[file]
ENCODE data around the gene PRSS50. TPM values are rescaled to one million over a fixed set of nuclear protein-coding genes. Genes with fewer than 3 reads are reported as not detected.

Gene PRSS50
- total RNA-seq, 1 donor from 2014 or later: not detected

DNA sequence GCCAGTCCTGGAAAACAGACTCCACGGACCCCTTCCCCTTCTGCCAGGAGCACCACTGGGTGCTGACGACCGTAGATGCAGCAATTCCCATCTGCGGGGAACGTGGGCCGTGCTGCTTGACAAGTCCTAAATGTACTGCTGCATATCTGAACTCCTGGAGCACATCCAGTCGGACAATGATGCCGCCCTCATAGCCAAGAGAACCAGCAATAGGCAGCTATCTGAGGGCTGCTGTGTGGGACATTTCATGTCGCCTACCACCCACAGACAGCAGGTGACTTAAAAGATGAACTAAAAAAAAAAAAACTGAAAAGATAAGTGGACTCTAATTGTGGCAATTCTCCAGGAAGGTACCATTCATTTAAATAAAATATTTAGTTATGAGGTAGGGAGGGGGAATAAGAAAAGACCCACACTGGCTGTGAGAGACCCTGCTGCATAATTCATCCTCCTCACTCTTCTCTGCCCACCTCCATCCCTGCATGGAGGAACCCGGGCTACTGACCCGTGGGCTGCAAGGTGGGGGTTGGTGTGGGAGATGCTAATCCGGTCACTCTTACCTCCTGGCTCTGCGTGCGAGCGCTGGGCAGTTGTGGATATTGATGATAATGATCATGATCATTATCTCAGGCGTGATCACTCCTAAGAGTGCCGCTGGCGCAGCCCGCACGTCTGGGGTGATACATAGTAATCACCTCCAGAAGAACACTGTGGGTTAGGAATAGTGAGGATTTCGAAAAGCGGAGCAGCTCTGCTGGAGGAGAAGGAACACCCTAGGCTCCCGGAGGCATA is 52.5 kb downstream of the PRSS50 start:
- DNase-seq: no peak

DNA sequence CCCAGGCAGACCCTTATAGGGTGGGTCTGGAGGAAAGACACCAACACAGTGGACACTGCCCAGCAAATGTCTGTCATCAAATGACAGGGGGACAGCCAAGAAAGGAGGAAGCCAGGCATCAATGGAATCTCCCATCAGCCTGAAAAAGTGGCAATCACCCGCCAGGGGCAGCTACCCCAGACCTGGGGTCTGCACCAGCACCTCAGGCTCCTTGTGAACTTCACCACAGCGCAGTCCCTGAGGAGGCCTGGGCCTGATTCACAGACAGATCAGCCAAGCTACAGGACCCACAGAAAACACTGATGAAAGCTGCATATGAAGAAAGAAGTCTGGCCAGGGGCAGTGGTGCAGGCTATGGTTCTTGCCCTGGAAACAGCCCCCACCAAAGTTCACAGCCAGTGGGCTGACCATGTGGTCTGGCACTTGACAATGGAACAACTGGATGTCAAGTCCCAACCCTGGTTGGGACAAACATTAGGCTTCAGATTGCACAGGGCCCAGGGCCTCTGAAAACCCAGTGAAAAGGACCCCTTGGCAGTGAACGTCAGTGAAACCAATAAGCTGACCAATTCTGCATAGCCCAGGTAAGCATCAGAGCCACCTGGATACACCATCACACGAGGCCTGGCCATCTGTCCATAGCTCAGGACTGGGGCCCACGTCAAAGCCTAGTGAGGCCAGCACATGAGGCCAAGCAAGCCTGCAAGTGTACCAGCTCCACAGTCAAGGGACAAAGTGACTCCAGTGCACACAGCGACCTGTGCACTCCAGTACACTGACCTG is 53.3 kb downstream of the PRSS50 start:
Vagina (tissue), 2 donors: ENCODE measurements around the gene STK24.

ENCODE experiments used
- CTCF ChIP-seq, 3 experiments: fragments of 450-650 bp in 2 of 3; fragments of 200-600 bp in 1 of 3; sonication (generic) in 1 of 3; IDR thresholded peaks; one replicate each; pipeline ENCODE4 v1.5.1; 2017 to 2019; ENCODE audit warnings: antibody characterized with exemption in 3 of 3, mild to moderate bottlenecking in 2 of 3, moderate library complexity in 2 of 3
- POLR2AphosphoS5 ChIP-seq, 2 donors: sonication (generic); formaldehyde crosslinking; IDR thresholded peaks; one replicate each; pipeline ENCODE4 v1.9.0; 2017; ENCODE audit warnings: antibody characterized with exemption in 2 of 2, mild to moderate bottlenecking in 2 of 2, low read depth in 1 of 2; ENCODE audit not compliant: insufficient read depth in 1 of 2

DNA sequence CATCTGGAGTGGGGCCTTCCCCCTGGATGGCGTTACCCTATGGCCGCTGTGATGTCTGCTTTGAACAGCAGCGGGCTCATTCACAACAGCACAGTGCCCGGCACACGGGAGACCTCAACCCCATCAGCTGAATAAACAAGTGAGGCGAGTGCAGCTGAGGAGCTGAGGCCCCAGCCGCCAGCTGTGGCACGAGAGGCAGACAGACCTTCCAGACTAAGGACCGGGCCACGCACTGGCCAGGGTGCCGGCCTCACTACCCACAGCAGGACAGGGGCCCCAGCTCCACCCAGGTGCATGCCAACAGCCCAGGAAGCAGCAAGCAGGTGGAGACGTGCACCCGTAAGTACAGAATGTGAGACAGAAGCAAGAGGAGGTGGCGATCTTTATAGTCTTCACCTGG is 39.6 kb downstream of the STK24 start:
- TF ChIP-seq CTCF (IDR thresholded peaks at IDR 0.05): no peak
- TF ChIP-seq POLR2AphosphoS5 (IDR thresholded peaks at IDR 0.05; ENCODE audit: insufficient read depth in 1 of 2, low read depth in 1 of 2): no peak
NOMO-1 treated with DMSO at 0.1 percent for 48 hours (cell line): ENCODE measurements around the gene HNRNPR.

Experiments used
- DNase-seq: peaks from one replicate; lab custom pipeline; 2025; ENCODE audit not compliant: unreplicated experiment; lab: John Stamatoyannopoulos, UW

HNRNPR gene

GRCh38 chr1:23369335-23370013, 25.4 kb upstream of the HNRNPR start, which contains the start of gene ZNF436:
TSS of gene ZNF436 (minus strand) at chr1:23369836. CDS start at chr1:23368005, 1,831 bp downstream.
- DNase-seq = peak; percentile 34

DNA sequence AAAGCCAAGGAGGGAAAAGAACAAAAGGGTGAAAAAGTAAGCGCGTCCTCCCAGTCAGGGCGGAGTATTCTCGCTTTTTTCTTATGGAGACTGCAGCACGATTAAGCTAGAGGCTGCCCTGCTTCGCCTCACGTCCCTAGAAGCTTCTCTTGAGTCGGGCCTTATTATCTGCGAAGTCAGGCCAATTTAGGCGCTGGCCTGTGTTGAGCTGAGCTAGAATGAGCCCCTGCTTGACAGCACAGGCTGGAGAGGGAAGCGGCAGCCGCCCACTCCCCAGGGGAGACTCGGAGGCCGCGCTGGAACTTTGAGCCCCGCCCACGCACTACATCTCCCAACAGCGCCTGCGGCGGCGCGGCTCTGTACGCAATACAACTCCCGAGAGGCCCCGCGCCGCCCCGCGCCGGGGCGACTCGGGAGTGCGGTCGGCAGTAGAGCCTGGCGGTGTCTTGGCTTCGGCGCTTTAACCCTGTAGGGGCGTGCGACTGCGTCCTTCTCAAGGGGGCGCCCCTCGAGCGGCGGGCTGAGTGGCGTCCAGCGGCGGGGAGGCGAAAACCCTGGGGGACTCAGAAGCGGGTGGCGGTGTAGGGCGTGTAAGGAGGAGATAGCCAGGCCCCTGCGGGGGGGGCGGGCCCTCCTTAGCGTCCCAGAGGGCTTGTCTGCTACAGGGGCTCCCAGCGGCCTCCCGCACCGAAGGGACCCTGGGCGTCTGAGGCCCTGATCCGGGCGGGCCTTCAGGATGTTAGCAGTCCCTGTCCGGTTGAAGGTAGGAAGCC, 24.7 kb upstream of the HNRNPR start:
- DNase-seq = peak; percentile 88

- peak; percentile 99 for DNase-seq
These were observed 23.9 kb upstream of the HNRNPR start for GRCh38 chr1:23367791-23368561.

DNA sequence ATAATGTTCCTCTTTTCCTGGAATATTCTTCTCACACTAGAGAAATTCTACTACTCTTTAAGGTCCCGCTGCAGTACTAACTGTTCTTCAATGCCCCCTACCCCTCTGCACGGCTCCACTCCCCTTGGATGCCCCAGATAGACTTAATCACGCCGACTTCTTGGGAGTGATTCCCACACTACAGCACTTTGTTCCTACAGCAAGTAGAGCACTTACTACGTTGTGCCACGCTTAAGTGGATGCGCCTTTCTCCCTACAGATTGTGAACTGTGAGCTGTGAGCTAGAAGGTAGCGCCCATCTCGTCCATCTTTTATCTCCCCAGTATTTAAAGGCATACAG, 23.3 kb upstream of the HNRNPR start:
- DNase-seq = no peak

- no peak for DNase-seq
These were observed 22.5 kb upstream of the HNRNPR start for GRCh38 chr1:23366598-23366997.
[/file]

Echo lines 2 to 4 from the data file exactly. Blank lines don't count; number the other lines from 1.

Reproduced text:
Gene PRSS50
- total RNA-seq, 1 donor from 2014 or later: not detected

DNA sequence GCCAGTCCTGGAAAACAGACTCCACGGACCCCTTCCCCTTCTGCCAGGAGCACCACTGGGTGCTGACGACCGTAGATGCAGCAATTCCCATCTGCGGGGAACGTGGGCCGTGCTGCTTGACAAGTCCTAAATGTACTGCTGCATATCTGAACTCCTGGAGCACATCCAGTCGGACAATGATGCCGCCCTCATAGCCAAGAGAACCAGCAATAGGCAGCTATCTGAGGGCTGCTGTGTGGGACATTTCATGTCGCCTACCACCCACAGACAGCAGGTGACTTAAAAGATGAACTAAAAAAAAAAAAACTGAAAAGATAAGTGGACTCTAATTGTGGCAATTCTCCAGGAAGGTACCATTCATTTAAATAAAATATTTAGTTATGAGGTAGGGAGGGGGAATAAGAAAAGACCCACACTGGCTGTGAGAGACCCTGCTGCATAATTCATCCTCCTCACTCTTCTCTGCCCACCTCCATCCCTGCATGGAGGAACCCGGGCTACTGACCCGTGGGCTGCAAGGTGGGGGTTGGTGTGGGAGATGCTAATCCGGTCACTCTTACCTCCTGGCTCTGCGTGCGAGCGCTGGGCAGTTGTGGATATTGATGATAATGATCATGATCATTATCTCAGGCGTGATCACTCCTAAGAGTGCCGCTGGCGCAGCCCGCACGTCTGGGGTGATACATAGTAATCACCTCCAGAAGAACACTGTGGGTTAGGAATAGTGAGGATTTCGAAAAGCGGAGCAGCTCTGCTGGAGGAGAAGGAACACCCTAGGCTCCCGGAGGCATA is 52.5 kb downstream of the PRSS50 start: